Perth was really vibrant in the ‘90s. The arts and music culture was in full swing. The city seemed to be having its own renaissance.

Student life was also changing. Universities were transitioning from a free-education period—yes, where students studied for free—to a fee-paying and international student fees business model.

The government of the day were pushing for Voluntary Student Unionism (VSU). It was a threat to student services—including Grok. We felt it was a critical period in student life.

Do you have any memories of the Student Guild at uni? And do you think it played and continues to play a necessary role in student life?

In the ‘90s the push for [VSU] was a way for conservative politics to stifle young and future leaders from getting experience, or realising their power as a collective. Cutting this small student fee also challenged the role of student bodies to work on behalf of students.

The Curtin Student Guild helped organise rallies at Parliament House. It was there you could see the state’s machinery of power rise up; you wanted to preserve student services, but were met with lines of cops. It was ideological back then, and the Liberals still do it today—now it’s called the “culture wars”.

Where have you been working since Grok? Do you think editing a student newspaper has helped form your current career in any way?

Working on a student newspaper is like being a seedling in a hothouse—you grow quickly when nourished well.

But we also had to build the plane while flying it. As Editor of Grok I worked with some great people and many [of them] are still my friends today. We picked up a lot of skills and had to work hard to meet deadlines—sometimes all night.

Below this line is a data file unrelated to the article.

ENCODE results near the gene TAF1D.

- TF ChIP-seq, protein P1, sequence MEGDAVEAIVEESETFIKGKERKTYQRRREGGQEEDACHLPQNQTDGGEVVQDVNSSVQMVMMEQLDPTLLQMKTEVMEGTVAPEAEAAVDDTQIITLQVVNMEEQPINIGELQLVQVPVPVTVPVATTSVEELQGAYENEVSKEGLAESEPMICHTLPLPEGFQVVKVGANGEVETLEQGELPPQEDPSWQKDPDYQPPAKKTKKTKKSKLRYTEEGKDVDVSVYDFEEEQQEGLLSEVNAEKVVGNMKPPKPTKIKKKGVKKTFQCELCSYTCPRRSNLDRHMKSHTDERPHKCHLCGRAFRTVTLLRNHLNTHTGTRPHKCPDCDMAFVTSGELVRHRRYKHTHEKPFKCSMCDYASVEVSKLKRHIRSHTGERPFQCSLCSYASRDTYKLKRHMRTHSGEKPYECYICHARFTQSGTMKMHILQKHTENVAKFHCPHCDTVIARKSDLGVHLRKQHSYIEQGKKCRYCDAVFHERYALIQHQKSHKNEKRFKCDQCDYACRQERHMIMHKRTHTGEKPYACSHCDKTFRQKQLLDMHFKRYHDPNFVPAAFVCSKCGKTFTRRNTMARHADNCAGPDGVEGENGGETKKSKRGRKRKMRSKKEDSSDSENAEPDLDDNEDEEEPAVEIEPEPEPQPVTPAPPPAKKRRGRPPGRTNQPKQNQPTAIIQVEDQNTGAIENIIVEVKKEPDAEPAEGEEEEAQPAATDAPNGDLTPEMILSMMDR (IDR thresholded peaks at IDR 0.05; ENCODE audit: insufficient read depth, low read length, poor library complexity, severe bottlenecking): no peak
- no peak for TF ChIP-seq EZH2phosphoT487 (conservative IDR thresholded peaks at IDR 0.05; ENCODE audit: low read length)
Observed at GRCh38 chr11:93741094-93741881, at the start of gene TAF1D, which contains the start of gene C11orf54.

Doing it gave me the confidence to work in the media here and overseas and I became fascinated by this dynamic industry. I’ve had the opportunity to work for a lot of large media organisations, and seen how the sausage is made.

At that time, the internet was still becoming a thing, so digital [journalism] became important to me and my future work. Though we were ostensibly a print product at the time—doing manual layouts of printed paper and using photos developed in the dark room.

Do you think the future for students in Australia looks bright, and why or why not?

There is a slow squeeze on education funding. If you have high fees, some students may think twice about following their heartfelt passions. That could be a loss. Ultimately, each generation of students faces their own challenges.

But I think the most important thing for students to know is that they co-inherit the future. They should question the status quo now if they don’t support it. They should sow their own seeds of change, in themselves and for their community. No-one else will do it for them.

In finishing, how would you summarise Grok?

Grok is a mirror, a telegraph, a gazette, a journal, and a guardian. Basically, it’s media, and media shouldn’t just be a tool for the Murdoch’s—and their ilk.